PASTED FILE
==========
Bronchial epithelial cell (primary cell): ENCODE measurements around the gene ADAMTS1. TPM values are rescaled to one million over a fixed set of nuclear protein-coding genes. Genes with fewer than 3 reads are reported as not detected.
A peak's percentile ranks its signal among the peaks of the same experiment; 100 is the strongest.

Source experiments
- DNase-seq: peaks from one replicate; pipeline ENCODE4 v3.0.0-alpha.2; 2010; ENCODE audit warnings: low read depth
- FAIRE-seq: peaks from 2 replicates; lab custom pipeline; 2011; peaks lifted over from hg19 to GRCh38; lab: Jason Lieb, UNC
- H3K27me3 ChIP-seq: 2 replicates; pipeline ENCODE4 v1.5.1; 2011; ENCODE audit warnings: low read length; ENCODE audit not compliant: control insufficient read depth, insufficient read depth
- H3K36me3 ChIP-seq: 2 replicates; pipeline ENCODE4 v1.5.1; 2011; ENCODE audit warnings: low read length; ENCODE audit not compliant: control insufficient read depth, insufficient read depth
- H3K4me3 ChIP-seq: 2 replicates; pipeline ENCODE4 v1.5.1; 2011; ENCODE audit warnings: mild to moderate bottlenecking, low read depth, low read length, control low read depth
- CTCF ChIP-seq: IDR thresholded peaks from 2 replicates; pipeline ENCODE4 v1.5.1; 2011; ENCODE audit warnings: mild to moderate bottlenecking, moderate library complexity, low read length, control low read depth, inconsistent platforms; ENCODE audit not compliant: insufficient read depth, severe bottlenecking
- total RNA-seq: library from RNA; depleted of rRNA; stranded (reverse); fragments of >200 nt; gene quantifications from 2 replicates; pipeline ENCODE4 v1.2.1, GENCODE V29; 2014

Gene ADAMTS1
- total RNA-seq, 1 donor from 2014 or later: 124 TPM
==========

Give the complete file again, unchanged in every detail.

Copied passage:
Bronchial epithelial cell (primary cell): ENCODE measurements around the gene ADAMTS1. TPM values are rescaled to one million over a fixed set of nuclear protein-coding genes. Genes with fewer than 3 reads are reported as not detected.
A peak's percentile ranks its signal among the peaks of the same experiment; 100 is the strongest.

Source experiments
- DNase-seq: peaks from one replicate; pipeline ENCODE4 v3.0.0-alpha.2; 2010; ENCODE audit warnings: low read depth
- FAIRE-seq: peaks from 2 replicates; lab custom pipeline; 2011; peaks lifted over from hg19 to GRCh38; lab: Jason Lieb, UNC
- H3K27me3 ChIP-seq: 2 replicates; pipeline ENCODE4 v1.5.1; 2011; ENCODE audit warnings: low read length; ENCODE audit not compliant: control insufficient read depth, insufficient read depth
- H3K36me3 ChIP-seq: 2 replicates; pipeline ENCODE4 v1.5.1; 2011; ENCODE audit warnings: low read length; ENCODE audit not compliant: control insufficient read depth, insufficient read depth
- H3K4me3 ChIP-seq: 2 replicates; pipeline ENCODE4 v1.5.1; 2011; ENCODE audit warnings: mild to moderate bottlenecking, low read depth, low read length, control low read depth
- CTCF ChIP-seq: IDR thresholded peaks from 2 replicates; pipeline ENCODE4 v1.5.1; 2011; ENCODE audit warnings: mild to moderate bottlenecking, moderate library complexity, low read length, control low read depth, inconsistent platforms; ENCODE audit not compliant: insufficient read depth, severe bottlenecking
- total RNA-seq: library from RNA; depleted of rRNA; stranded (reverse); fragments of >200 nt; gene quantifications from 2 replicates; pipeline ENCODE4 v1.2.1, GENCODE V29; 2014

Gene ADAMTS1
- total RNA-seq, 1 donor from 2014 or later: 124 TPM